MgSO4.7H2O, ZnSO4.7H2O, and CdSO4.7H2O, as well as FeSO4-7H2O, MnSO4.7H2O, and the corresponding cobalt and nickel salts, are " isomorphous," that is, they crystallise in the same form-rhombic prisms. Magnesium sulphate, or " Epsom salts," is present in sea-water and in many mineral waters; it also occurs in the salt deposits at Stassfurth, in S. Germany, and is termed kieserite. It is used as a purgative. Zinc sulphate is known as " white vitriol," and ferrous sulphate as "green vitriol" or " copperas." A large number of double salts exists, of the formulas of which MgSO4.K2SO4.6H9O may serve as a type ; they are all soluble, and they are ionised in solution into the same ions as the simple salts would furnish ; thus, the ions of the salt mentioned above are Mg, 2K, and 2=SO4. They differ in this respect from such salts as K2SiF6, of which the ions are 2K and =SiF6. The alums form a similar series of double salts, in which monad metals, such as sodium, potassium, and ammonium, and triad metals, aluminium, chromium, iron, manganese and others, are combined together as sulphates with water of crystallisation: K2SO4.AI2(SO4)3.24H2O,orKAl(SO4)2.12H2O. The molecular weight of the compound is unknown ; hence, as usual, the simpler formula is preferable. These compounds are named from their analogy with the original " alum," of which the formula is given above; they all crystallise in regular octahedra, and, like all true isomorphous salts, they are able to crystallise together; so that if a crystal of KAl(SO4)2.12H2O is placed, for example, in a solution of (NH4)Cr(SO4)9.12H2O, the latter will form a dark-red layer on the surface of the former.

"Alum " finds use as a mordant; when textile fabrics are boiled in its solution, the fibre becomes incrusted wi:h a layer of aluminium hydroxide, and when subsequently dyed the colouring matter is retained in combination with the alumina and with the fibre, so that it cannot be removed by washing. This phenomenon depends on the fact that aluminium sulphate is partially hydrolysed by water into 2A1(0H)3 and 3H2SO4; the adhesion of the alumina to the fibre is attributed to " adsorption," a term applied to the adhesion of gases, liquids, or of substances in solution, to the surface of solids. A solution of alum also gives coloured precipitates with many dye-stuffs, which arc known as "lakes." Selenic acid also yields alums.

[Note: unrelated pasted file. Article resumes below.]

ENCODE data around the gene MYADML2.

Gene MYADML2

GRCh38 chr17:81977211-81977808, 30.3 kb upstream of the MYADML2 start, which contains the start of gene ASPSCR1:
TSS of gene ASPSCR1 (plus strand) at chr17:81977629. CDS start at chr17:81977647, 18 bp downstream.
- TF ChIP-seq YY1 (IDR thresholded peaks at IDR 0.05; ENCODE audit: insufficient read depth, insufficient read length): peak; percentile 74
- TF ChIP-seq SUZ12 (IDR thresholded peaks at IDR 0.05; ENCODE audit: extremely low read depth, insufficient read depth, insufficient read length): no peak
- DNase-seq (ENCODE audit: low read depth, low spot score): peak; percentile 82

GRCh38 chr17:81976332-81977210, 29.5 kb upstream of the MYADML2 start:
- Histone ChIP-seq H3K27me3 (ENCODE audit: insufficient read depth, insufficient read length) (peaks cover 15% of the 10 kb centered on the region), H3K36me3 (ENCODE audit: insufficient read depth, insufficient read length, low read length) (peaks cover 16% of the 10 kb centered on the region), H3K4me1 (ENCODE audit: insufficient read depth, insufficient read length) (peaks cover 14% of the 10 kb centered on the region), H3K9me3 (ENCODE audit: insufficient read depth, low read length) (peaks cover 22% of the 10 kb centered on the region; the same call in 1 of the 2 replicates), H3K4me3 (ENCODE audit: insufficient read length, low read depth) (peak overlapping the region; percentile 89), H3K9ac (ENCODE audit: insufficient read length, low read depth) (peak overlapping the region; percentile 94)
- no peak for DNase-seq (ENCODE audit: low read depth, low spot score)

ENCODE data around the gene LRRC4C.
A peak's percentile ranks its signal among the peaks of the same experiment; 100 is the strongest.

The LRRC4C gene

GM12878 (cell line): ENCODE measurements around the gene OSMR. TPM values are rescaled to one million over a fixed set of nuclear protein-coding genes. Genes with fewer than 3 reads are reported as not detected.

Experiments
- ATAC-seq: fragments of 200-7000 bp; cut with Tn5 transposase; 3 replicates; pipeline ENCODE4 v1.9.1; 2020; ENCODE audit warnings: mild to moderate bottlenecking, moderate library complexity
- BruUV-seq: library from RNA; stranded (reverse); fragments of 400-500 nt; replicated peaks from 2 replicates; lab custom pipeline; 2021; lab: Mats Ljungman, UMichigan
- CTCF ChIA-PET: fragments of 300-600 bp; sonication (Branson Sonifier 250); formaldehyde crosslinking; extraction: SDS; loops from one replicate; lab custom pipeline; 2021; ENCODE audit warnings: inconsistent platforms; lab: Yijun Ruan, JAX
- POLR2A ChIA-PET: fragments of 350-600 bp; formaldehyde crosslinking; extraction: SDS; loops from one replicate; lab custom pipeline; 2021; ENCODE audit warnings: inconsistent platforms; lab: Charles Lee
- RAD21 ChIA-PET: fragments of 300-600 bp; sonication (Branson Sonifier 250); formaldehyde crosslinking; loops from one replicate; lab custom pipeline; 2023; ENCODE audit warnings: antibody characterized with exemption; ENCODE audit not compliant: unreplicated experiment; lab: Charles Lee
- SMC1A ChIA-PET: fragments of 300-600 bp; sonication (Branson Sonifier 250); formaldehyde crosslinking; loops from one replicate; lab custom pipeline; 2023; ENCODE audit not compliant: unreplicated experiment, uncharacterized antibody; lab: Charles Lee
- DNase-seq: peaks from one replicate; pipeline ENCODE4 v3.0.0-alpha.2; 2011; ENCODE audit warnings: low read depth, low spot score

Bismuth sulphate, Bi2(SO4)3, obtained by evaporating a solution of bismuth oxide, Bi2Og, in sulphuric acid, forms acicular crystals, which, on addition of water, like all other bismuth salts, yield a basic salt, in which the group 0=Bi-, bismuthyl, plays the part of a monad metal; hence the formula of the basic sulphate is (O-Bi)9SO4; it is an insoluble powder. Copper sulphate, or " blue vitriol," CuSO4.5H2O, forms blue soluble crystals; silver, mercurous, and mercuric sulphates, Ag2SO4, Hg2SO4, and HgSO4, are sparingly soluble, white crystalline powders. As the ion =SO4 is colourless, all these salts possess the colour of the metallic ion which they contain; thus, Fe11 is green, Mn11 pink, Crm green, Fem yellow, Ni11 green, Co11 red, Cuu blue, and the others colourless.1

Sulphates of the alkali- and alkaline-earth metals are stable at all temperatures lower than that of the electric arc ; but all other sulphates decompose, the primary product being the oxide of the metal and sulphuric anhydride; the latter, however, being unstable at a red-heat, decomposes partly into sulphur dioxide and free oxygen. This decomposition is made use of in the preparation of "Nordhausen sulphuric acid," a fuming liquid, consisting chiefly of H2S2O^; it is made by distilling partially dried ferrous sulphate from fireclay retorts: 2FeSO4 = Fe2O3 + SO2 + SO3; thepyrosulphuric acid is produced by the union of the anhydride with water : 2SO3 + H2O = H2S2Or. The iron oxide has a fine red colour, and is sold as a paint under the name " Venetian red."